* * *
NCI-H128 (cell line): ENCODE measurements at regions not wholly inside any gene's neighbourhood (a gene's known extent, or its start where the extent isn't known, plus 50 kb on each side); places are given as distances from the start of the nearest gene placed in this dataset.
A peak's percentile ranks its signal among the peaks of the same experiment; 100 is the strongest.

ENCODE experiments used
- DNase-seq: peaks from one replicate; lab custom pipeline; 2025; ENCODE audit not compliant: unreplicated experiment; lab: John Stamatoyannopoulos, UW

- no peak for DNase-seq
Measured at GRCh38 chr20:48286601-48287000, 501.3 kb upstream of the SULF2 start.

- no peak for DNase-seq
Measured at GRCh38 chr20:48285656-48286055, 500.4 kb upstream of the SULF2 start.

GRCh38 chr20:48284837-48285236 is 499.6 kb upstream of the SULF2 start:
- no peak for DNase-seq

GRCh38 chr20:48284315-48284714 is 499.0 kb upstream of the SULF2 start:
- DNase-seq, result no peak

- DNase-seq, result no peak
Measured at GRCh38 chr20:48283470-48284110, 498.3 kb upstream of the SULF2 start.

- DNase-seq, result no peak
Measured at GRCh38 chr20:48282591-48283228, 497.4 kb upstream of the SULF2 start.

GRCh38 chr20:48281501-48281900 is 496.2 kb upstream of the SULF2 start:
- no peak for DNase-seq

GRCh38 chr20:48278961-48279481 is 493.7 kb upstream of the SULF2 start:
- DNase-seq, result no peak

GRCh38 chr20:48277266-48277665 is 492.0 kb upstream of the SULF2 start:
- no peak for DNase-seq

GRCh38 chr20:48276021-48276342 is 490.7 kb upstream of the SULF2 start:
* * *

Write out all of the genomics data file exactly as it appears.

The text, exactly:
NCI-H128 (cell line): ENCODE measurements at regions not wholly inside any gene's neighbourhood (a gene's known extent, or its start where the extent isn't known, plus 50 kb on each side); places are given as distances from the start of the nearest gene placed in this dataset.
A peak's percentile ranks its signal among the peaks of the same experiment; 100 is the strongest.

ENCODE experiments used
- DNase-seq: peaks from one replicate; lab custom pipeline; 2025; ENCODE audit not compliant: unreplicated experiment; lab: John Stamatoyannopoulos, UW

- no peak for DNase-seq
Measured at GRCh38 chr20:48286601-48287000, 501.3 kb upstream of the SULF2 start.

- no peak for DNase-seq
Measured at GRCh38 chr20:48285656-48286055, 500.4 kb upstream of the SULF2 start.

GRCh38 chr20:48284837-48285236 is 499.6 kb upstream of the SULF2 start:
- no peak for DNase-seq

GRCh38 chr20:48284315-48284714 is 499.0 kb upstream of the SULF2 start:
- DNase-seq, result no peak

- DNase-seq, result no peak
Measured at GRCh38 chr20:48283470-48284110, 498.3 kb upstream of the SULF2 start.

- DNase-seq, result no peak
Measured at GRCh38 chr20:48282591-48283228, 497.4 kb upstream of the SULF2 start.

GRCh38 chr20:48281501-48281900 is 496.2 kb upstream of the SULF2 start:
- no peak for DNase-seq

GRCh38 chr20:48278961-48279481 is 493.7 kb upstream of the SULF2 start:
- DNase-seq, result no peak

GRCh38 chr20:48277266-48277665 is 492.0 kb upstream of the SULF2 start:
- no peak for DNase-seq

GRCh38 chr20:48276021-48276342 is 490.7 kb upstream of the SULF2 start: